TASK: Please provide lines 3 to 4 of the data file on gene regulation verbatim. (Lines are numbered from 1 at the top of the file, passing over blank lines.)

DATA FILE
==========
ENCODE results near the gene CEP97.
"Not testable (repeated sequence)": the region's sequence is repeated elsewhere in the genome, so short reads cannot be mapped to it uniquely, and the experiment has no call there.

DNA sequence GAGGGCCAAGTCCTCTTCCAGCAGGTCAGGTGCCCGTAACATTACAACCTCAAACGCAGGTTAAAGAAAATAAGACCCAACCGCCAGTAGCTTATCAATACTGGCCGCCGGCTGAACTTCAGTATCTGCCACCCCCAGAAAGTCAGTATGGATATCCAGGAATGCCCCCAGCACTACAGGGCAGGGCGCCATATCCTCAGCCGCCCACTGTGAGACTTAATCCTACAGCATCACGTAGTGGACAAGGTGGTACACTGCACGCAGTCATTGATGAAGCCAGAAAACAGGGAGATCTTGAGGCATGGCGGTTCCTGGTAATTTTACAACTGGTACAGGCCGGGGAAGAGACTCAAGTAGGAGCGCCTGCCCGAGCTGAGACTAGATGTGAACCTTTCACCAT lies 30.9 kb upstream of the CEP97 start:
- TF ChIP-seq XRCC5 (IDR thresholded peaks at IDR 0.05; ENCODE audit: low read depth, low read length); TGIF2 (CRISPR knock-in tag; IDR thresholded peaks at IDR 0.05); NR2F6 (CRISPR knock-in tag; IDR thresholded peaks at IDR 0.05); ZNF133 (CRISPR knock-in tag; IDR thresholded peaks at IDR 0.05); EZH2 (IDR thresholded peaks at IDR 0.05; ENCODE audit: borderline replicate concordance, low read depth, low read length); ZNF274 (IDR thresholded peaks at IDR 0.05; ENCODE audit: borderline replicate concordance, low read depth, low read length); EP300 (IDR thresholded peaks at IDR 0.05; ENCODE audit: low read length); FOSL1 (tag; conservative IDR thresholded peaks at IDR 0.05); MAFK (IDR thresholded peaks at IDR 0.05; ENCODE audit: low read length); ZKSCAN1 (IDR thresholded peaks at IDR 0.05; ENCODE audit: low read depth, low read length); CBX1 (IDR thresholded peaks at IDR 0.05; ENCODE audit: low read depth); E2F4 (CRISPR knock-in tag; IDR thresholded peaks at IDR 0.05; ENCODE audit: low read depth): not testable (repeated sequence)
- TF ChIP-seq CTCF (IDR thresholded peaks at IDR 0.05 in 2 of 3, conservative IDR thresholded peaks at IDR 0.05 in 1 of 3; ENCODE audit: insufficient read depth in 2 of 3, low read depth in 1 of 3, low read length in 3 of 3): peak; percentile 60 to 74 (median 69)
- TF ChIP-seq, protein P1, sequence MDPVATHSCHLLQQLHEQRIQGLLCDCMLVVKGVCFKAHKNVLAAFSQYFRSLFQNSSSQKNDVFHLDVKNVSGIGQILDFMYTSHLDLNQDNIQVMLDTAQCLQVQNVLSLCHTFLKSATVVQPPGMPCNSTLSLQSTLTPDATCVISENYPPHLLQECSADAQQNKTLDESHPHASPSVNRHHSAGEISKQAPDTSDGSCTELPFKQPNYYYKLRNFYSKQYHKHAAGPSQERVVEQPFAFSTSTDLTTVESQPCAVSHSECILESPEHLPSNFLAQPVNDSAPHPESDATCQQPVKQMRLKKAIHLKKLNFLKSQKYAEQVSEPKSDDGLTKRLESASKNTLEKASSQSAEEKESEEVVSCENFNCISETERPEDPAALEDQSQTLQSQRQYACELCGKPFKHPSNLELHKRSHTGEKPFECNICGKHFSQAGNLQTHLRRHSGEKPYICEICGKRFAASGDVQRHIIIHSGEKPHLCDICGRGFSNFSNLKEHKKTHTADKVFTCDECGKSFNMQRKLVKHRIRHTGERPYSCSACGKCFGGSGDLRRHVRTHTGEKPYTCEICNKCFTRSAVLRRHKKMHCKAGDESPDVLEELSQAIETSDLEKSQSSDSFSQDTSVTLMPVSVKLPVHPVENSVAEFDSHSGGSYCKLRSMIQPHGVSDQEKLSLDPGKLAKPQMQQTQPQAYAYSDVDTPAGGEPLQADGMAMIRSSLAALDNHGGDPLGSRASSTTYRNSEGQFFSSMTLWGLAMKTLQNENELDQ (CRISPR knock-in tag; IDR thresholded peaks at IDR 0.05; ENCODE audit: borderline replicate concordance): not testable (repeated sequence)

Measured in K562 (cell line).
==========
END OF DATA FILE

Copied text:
DNA sequence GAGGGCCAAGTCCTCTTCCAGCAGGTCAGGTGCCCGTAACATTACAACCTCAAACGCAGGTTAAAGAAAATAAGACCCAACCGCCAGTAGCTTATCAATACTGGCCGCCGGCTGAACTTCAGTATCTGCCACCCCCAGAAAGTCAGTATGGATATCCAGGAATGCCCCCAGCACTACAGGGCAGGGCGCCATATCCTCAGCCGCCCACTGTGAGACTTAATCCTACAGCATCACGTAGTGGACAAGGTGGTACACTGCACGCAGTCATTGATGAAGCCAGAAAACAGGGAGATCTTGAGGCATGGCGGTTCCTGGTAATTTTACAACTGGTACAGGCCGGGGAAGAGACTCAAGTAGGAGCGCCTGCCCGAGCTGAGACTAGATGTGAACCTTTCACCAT lies 30.9 kb upstream of the CEP97 start:
- TF ChIP-seq XRCC5 (IDR thresholded peaks at IDR 0.05; ENCODE audit: low read depth, low read length); TGIF2 (CRISPR knock-in tag; IDR thresholded peaks at IDR 0.05); NR2F6 (CRISPR knock-in tag; IDR thresholded peaks at IDR 0.05); ZNF133 (CRISPR knock-in tag; IDR thresholded peaks at IDR 0.05); EZH2 (IDR thresholded peaks at IDR 0.05; ENCODE audit: borderline replicate concordance, low read depth, low read length); ZNF274 (IDR thresholded peaks at IDR 0.05; ENCODE audit: borderline replicate concordance, low read depth, low read length); EP300 (IDR thresholded peaks at IDR 0.05; ENCODE audit: low read length); FOSL1 (tag; conservative IDR thresholded peaks at IDR 0.05); MAFK (IDR thresholded peaks at IDR 0.05; ENCODE audit: low read length); ZKSCAN1 (IDR thresholded peaks at IDR 0.05; ENCODE audit: low read depth, low read length); CBX1 (IDR thresholded peaks at IDR 0.05; ENCODE audit: low read depth); E2F4 (CRISPR knock-in tag; IDR thresholded peaks at IDR 0.05; ENCODE audit: low read depth): not testable (repeated sequence)